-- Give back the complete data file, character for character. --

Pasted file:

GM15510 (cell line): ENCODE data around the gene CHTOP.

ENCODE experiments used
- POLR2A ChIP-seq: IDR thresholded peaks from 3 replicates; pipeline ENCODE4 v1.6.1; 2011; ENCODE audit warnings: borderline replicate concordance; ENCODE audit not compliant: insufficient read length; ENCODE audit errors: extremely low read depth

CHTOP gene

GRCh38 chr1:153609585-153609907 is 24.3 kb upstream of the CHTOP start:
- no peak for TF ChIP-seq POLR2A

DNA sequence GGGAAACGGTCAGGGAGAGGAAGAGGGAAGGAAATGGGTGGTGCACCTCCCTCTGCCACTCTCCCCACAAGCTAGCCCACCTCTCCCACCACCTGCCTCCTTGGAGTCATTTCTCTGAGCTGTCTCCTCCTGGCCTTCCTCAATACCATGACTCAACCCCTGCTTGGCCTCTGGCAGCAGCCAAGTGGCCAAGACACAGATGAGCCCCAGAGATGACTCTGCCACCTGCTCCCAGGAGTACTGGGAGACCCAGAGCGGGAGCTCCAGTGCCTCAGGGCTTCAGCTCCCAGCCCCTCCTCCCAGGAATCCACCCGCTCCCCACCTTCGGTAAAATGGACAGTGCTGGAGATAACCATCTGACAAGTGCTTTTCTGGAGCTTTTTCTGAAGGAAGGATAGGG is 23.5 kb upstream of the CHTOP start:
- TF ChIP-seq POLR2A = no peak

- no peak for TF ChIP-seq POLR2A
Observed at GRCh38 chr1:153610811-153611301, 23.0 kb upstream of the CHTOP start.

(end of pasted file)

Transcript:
GM15510 (cell line): ENCODE data around the gene CHTOP.

ENCODE experiments used
- POLR2A ChIP-seq: IDR thresholded peaks from 3 replicates; pipeline ENCODE4 v1.6.1; 2011; ENCODE audit warnings: borderline replicate concordance; ENCODE audit not compliant: insufficient read length; ENCODE audit errors: extremely low read depth

CHTOP gene

GRCh38 chr1:153609585-153609907 is 24.3 kb upstream of the CHTOP start:
- no peak for TF ChIP-seq POLR2A

DNA sequence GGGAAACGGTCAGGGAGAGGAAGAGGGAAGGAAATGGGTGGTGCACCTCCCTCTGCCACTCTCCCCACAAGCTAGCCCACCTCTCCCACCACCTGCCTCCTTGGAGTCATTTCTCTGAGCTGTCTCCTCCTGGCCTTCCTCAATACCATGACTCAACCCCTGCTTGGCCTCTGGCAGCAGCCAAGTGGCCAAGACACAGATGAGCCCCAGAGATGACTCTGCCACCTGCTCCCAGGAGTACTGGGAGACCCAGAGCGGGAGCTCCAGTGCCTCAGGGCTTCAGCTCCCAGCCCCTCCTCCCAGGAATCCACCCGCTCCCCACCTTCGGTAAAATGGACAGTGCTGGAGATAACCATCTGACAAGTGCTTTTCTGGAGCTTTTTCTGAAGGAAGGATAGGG is 23.5 kb upstream of the CHTOP start:
- TF ChIP-seq POLR2A = no peak

- no peak for TF ChIP-seq POLR2A
Observed at GRCh38 chr1:153610811-153611301, 23.0 kb upstream of the CHTOP start.